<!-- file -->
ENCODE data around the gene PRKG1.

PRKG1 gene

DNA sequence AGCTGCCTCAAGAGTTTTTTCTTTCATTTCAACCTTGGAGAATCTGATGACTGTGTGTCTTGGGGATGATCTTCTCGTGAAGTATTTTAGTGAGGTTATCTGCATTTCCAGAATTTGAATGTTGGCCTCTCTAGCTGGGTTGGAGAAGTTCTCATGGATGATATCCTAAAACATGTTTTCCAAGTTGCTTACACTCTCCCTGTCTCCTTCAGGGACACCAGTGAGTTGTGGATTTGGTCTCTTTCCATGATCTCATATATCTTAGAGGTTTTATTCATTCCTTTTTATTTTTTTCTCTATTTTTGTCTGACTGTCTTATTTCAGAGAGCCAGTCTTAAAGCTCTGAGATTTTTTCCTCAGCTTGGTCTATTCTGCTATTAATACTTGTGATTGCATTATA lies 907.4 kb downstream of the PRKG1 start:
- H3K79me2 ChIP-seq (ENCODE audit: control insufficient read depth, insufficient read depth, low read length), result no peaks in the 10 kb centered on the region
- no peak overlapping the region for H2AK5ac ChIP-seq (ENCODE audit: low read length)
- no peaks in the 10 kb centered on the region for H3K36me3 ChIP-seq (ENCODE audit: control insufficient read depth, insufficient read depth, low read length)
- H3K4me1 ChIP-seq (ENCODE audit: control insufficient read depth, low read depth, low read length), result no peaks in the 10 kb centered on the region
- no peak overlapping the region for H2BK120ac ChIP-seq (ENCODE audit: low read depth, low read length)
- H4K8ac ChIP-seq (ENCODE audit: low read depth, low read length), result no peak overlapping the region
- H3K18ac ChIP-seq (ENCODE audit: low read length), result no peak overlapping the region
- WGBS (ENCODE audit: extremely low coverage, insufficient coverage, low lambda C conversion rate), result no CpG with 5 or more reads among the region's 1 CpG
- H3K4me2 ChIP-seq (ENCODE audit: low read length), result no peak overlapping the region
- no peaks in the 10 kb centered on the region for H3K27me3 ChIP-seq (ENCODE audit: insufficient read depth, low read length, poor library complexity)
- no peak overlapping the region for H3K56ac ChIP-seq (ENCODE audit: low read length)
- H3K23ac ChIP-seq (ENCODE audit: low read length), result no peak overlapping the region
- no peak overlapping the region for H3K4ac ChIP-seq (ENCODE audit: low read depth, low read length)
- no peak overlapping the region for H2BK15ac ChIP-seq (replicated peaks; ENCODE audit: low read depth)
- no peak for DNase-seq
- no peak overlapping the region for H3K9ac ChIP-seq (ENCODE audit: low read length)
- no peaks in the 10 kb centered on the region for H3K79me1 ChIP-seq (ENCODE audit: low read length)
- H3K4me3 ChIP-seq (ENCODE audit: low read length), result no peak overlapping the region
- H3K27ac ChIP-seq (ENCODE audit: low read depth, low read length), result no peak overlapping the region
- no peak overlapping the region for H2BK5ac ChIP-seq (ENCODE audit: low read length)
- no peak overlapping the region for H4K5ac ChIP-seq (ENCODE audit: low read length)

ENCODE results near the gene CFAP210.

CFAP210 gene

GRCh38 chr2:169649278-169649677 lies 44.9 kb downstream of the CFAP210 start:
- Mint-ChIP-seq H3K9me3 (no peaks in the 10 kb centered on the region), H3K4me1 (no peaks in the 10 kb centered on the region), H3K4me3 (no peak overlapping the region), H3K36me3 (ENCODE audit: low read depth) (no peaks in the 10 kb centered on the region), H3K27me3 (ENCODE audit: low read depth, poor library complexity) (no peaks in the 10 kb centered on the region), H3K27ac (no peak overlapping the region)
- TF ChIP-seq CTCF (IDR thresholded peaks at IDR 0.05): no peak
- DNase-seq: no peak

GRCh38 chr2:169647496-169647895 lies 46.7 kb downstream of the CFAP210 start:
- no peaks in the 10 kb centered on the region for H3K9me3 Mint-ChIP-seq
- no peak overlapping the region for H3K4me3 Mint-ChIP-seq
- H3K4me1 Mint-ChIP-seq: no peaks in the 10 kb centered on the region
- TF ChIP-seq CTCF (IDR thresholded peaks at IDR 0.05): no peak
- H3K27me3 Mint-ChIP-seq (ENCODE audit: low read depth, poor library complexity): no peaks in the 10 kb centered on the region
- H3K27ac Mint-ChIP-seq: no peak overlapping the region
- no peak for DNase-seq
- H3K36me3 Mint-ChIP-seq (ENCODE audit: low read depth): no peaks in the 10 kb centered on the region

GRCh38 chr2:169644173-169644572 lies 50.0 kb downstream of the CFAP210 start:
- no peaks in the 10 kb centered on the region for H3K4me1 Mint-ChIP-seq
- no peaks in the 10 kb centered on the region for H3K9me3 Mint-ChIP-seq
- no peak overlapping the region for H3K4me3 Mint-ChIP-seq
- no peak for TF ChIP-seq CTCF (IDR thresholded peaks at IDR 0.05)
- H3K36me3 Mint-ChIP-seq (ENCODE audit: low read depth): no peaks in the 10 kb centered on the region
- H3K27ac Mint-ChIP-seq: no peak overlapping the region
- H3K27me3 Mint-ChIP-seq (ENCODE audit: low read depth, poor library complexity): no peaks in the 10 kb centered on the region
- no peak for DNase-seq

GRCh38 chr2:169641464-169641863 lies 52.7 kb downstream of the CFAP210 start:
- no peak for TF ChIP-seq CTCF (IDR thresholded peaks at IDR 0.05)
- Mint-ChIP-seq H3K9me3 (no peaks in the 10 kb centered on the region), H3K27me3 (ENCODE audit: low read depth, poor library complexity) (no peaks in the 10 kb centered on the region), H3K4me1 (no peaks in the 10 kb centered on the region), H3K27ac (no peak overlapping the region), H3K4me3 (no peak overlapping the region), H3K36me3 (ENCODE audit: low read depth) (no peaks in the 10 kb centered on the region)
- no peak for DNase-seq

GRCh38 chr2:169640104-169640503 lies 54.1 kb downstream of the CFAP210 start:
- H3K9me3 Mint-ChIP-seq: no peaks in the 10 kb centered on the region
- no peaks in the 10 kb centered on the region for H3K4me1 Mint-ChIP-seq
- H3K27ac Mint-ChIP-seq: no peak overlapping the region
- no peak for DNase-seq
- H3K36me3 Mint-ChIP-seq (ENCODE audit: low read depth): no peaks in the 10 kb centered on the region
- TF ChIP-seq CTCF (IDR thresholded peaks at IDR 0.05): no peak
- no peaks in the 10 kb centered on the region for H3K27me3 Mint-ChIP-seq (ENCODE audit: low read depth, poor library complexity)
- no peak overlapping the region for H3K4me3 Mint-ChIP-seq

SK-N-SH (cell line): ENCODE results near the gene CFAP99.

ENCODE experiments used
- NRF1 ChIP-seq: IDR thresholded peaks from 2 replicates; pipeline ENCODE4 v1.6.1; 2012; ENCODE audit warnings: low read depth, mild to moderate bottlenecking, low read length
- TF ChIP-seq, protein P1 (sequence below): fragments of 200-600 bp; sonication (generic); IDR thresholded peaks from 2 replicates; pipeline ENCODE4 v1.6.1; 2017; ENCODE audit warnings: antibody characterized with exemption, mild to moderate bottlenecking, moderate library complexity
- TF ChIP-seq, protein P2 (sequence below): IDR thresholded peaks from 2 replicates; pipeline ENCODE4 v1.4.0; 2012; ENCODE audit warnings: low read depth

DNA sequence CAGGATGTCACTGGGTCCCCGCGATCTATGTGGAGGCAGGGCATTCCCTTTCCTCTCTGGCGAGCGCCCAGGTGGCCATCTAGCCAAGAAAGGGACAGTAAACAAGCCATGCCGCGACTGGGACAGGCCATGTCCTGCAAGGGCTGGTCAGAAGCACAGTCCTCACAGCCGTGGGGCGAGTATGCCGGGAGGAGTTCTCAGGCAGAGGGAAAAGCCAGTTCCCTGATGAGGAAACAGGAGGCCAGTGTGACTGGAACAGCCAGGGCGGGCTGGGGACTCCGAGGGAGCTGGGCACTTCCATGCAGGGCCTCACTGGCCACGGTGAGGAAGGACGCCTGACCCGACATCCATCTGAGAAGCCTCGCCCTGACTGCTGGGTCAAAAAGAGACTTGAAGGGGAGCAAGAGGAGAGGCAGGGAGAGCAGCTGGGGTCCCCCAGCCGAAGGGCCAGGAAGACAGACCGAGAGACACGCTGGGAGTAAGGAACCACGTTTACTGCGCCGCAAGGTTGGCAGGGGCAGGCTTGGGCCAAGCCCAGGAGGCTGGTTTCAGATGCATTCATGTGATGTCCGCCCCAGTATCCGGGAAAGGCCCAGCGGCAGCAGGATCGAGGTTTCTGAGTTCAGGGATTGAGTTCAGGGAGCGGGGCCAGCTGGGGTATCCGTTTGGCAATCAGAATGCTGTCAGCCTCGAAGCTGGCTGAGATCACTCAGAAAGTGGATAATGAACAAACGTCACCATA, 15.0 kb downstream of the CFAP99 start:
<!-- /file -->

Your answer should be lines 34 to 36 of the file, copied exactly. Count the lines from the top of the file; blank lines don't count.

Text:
- H3K4me1 Mint-ChIP-seq: no peaks in the 10 kb centered on the region
- TF ChIP-seq CTCF (IDR thresholded peaks at IDR 0.05): no peak
- H3K27me3 Mint-ChIP-seq (ENCODE audit: low read depth, poor library complexity): no peaks in the 10 kb centered on the region